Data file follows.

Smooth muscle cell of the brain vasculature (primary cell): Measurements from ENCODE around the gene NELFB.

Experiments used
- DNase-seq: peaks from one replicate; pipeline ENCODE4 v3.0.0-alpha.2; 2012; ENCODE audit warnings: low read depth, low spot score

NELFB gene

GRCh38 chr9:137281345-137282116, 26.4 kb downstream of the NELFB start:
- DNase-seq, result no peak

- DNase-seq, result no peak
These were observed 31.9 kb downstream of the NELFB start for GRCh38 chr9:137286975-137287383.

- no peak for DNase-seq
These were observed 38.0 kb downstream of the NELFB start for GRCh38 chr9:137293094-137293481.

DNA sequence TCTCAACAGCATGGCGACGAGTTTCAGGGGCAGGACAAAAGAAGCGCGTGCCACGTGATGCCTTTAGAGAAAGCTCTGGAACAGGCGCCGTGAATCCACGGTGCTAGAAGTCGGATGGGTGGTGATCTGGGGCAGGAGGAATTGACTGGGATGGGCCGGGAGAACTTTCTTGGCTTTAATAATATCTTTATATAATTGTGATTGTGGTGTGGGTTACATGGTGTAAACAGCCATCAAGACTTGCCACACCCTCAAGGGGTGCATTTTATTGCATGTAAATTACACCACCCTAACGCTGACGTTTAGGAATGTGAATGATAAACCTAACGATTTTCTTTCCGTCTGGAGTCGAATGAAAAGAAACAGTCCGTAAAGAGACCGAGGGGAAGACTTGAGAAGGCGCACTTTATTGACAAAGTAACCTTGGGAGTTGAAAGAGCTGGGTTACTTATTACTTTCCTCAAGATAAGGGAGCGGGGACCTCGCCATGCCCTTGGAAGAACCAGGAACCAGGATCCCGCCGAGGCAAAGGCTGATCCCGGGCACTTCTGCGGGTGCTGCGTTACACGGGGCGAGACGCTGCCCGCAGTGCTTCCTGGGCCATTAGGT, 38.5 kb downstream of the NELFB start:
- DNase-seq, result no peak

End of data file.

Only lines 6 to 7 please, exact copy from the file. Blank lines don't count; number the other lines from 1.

- DNase-seq, result no peak

- DNase-seq, result no peak